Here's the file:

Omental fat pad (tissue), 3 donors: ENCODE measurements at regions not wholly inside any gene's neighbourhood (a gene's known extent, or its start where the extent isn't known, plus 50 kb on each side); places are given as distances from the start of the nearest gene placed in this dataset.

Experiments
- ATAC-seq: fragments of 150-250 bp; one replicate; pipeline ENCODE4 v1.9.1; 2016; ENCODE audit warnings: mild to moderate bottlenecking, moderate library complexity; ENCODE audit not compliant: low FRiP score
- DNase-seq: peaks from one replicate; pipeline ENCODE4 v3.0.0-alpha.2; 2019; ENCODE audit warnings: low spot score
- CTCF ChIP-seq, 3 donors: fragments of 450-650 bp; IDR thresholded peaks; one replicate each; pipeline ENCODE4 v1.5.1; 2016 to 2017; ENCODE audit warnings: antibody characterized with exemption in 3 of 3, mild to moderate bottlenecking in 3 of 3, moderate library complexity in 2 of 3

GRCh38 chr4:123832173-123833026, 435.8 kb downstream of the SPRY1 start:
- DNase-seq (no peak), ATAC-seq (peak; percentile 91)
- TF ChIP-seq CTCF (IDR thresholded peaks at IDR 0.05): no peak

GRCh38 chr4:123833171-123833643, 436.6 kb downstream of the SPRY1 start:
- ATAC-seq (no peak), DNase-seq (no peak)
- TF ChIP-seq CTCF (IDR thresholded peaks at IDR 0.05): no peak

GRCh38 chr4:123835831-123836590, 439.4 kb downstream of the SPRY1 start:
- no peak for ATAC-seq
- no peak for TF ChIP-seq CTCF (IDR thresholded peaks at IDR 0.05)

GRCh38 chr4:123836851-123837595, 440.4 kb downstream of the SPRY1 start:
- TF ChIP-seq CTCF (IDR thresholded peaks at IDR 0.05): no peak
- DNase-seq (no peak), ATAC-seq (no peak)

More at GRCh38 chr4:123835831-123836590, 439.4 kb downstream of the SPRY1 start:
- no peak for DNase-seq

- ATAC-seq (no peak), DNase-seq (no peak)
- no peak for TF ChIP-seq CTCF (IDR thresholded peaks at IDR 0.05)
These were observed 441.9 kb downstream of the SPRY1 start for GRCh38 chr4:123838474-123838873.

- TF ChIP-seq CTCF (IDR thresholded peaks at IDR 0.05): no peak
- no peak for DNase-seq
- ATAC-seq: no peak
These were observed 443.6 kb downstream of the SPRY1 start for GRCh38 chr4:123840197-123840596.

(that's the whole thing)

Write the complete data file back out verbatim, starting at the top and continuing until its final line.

Omental fat pad (tissue), 3 donors: ENCODE measurements at regions not wholly inside any gene's neighbourhood (a gene's known extent, or its start where the extent isn't known, plus 50 kb on each side); places are given as distances from the start of the nearest gene placed in this dataset.

Experiments
- ATAC-seq: fragments of 150-250 bp; one replicate; pipeline ENCODE4 v1.9.1; 2016; ENCODE audit warnings: mild to moderate bottlenecking, moderate library complexity; ENCODE audit not compliant: low FRiP score
- DNase-seq: peaks from one replicate; pipeline ENCODE4 v3.0.0-alpha.2; 2019; ENCODE audit warnings: low spot score
- CTCF ChIP-seq, 3 donors: fragments of 450-650 bp; IDR thresholded peaks; one replicate each; pipeline ENCODE4 v1.5.1; 2016 to 2017; ENCODE audit warnings: antibody characterized with exemption in 3 of 3, mild to moderate bottlenecking in 3 of 3, moderate library complexity in 2 of 3

GRCh38 chr4:123832173-123833026, 435.8 kb downstream of the SPRY1 start:
- DNase-seq (no peak), ATAC-seq (peak; percentile 91)
- TF ChIP-seq CTCF (IDR thresholded peaks at IDR 0.05): no peak

GRCh38 chr4:123833171-123833643, 436.6 kb downstream of the SPRY1 start:
- ATAC-seq (no peak), DNase-seq (no peak)
- TF ChIP-seq CTCF (IDR thresholded peaks at IDR 0.05): no peak

GRCh38 chr4:123835831-123836590, 439.4 kb downstream of the SPRY1 start:
- no peak for ATAC-seq
- no peak for TF ChIP-seq CTCF (IDR thresholded peaks at IDR 0.05)

GRCh38 chr4:123836851-123837595, 440.4 kb downstream of the SPRY1 start:
- TF ChIP-seq CTCF (IDR thresholded peaks at IDR 0.05): no peak
- DNase-seq (no peak), ATAC-seq (no peak)

More at GRCh38 chr4:123835831-123836590, 439.4 kb downstream of the SPRY1 start:
- no peak for DNase-seq

- ATAC-seq (no peak), DNase-seq (no peak)
- no peak for TF ChIP-seq CTCF (IDR thresholded peaks at IDR 0.05)
These were observed 441.9 kb downstream of the SPRY1 start for GRCh38 chr4:123838474-123838873.

- TF ChIP-seq CTCF (IDR thresholded peaks at IDR 0.05): no peak
- no peak for DNase-seq
- ATAC-seq: no peak
These were observed 443.6 kb downstream of the SPRY1 start for GRCh38 chr4:123840197-123840596.